When is a tent just too big?
Zbigniew Brzezinski and Anthony Lake both support Barack Obama. They come from different corners of a many-cornered foreign policy arena. George Soros supports Obama — and now a Soros-nemesis Martin Peretz has thrown his enthusism behind Obama.
In foreign policy, it’s useful and important to have a heterodox range of views and advisers surrounding a candidate. I have great respect for Anthony Lake, Bill Clinton’s former national security adviser, who along with Princeton’s Anne-Marie Slaughter and G. John Ikenberry has been encouraging the establishment of a “concert of democracies.”
I myself am not averse to coalitions of democracies to tackle some problems, but the reality as I see it is that our largest global and regional challenges can’t be tackled well enough without inclusion of many other types of governments — and self-anointed leagues of democratic states may find themselves on the side of platitudinous irrelevance. Nonetheless, Lake serves as an important punctuation point for the global justice community in Obama’s developing “court.”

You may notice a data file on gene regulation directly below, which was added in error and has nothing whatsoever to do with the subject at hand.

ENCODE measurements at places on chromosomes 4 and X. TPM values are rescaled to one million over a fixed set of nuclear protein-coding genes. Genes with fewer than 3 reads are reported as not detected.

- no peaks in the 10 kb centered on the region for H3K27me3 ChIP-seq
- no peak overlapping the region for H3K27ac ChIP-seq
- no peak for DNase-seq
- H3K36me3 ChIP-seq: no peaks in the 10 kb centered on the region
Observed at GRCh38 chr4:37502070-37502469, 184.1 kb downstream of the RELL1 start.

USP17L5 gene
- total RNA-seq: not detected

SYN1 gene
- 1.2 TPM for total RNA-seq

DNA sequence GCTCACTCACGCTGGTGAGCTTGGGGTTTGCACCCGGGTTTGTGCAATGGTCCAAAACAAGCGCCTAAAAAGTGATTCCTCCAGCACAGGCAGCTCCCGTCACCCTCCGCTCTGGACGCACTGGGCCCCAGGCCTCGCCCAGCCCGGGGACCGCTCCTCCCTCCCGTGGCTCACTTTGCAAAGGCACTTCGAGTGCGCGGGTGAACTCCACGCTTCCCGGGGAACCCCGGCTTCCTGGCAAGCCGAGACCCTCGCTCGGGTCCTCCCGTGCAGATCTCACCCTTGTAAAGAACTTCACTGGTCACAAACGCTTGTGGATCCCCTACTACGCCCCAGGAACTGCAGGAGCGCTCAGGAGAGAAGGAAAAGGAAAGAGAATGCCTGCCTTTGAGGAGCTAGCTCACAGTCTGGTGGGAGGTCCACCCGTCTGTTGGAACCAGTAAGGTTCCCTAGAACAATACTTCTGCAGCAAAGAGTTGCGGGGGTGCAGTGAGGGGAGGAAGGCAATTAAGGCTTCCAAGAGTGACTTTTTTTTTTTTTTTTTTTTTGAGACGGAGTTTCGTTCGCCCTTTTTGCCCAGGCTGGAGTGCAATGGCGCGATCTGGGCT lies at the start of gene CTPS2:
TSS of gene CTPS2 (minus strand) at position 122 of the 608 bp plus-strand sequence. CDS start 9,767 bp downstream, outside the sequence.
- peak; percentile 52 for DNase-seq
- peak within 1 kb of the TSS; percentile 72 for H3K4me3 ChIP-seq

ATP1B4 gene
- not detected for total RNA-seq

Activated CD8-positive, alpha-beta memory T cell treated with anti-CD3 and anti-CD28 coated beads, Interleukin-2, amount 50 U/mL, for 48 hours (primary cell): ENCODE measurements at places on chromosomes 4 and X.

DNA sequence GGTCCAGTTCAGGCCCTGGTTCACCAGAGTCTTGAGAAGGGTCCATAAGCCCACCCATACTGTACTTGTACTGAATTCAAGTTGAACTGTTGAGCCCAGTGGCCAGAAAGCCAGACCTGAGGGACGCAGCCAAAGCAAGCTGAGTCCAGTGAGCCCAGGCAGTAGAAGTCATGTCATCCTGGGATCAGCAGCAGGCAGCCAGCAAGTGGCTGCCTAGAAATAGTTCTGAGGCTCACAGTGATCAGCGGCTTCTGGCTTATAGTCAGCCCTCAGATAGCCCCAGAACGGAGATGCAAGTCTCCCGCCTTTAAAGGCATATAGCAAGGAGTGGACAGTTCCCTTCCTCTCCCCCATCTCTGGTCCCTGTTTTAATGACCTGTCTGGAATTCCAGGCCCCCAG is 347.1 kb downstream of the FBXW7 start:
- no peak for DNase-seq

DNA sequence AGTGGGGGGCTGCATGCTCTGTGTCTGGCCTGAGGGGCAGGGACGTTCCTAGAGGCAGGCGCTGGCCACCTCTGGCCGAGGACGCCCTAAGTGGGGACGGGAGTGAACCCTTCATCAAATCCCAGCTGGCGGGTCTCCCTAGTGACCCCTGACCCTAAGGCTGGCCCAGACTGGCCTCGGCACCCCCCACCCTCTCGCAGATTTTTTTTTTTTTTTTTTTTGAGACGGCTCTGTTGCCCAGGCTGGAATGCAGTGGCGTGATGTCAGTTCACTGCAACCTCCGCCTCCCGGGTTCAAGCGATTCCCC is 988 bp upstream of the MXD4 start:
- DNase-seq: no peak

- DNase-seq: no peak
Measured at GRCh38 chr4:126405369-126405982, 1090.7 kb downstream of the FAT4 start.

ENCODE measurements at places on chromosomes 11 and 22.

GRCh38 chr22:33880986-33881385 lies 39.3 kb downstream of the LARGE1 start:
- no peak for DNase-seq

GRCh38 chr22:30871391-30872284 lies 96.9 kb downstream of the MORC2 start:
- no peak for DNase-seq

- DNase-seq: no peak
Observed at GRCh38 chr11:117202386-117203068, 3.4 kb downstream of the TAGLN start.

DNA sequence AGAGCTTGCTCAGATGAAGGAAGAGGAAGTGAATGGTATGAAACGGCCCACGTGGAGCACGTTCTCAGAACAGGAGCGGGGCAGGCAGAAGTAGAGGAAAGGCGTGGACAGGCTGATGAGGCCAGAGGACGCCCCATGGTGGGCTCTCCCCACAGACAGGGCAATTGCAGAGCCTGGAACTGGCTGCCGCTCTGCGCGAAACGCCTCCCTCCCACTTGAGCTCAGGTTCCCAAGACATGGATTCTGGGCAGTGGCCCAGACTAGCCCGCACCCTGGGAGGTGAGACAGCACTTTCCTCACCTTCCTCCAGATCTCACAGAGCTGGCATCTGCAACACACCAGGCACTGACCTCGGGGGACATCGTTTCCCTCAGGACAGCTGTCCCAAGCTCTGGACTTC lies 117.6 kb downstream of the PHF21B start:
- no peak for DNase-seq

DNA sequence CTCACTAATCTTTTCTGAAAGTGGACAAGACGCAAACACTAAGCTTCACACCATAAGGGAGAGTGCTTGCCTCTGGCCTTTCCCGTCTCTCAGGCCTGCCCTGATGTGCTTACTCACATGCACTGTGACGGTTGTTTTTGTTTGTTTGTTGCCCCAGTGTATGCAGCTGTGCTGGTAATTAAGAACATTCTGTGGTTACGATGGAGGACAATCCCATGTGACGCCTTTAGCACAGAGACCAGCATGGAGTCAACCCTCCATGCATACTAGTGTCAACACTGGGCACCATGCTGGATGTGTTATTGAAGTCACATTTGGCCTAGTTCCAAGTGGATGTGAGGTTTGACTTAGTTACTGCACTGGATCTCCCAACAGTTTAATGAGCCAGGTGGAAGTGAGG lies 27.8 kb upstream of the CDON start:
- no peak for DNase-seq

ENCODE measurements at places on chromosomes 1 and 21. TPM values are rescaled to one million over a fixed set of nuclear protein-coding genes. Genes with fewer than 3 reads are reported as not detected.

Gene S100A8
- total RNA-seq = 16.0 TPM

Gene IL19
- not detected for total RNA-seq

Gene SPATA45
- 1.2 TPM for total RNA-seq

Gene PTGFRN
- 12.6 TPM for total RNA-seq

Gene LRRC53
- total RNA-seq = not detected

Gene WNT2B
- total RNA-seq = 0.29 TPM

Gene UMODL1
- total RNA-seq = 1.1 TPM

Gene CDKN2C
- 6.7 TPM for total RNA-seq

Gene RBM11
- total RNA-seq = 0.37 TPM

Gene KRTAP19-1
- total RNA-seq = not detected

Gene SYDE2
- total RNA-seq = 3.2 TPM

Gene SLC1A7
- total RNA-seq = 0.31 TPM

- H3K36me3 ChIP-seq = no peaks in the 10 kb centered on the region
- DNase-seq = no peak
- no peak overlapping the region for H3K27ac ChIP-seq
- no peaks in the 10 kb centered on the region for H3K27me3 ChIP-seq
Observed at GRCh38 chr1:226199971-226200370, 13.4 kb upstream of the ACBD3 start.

Brzezinski is, on the whole, an unsentimental realist — who synthesizes interest-driven policy formulations with a progressive, moral agenda for America. Count me among Brzezinski’s spear-carriers.
George Soros in my view is the world’s most successful transformational diplomat. He and his team understand more about helping to build, encourage, and ‘root’ the institutions of health civil society and democratic practice than any American government institution. It is a sign of the immaturity and thin skin of the Bush machine that it could not find a way to reach out to Soros to have those focused on the encouragement of open society abroad to learn from Soros’s practitioners.
And now in Obama’s tent is New Republic edtior Martin Peretz, somewhat of a nemesis to Soros. Peretz seems to ascribe to Obama many of his own views on Israel/Palestine in a Wall Street Journal oped today:
What about the conflict between Israel and Palestine? Many Americans in the policy and opinion elites blindly believe Israel is at fault. This does not appear to be Mr. Obama’s belief.
He has made clear again and again that it is not diplomatic ingenuity or American pressure on the Jewish state that is needed to temper the conflict and end it. It is, rather, a transformation in the tempestuous minds of the Palestinian polity, to accept finally the Jewish presence and sovereignty in the land. The Israeli body politic long ago acceded to the idea of a Palestinian state, as Mr. Obama points out again and again.
He has no panaceas for Israel and the Palestinians, which is right. He certainly believes in the peace process, and that American intercession can be helpful and violence-averting. This, too, is right. And like any believer in the peace process and the two-state solution, I imagine that he will insist also upon Israeli concessions, which anyway are inevitable.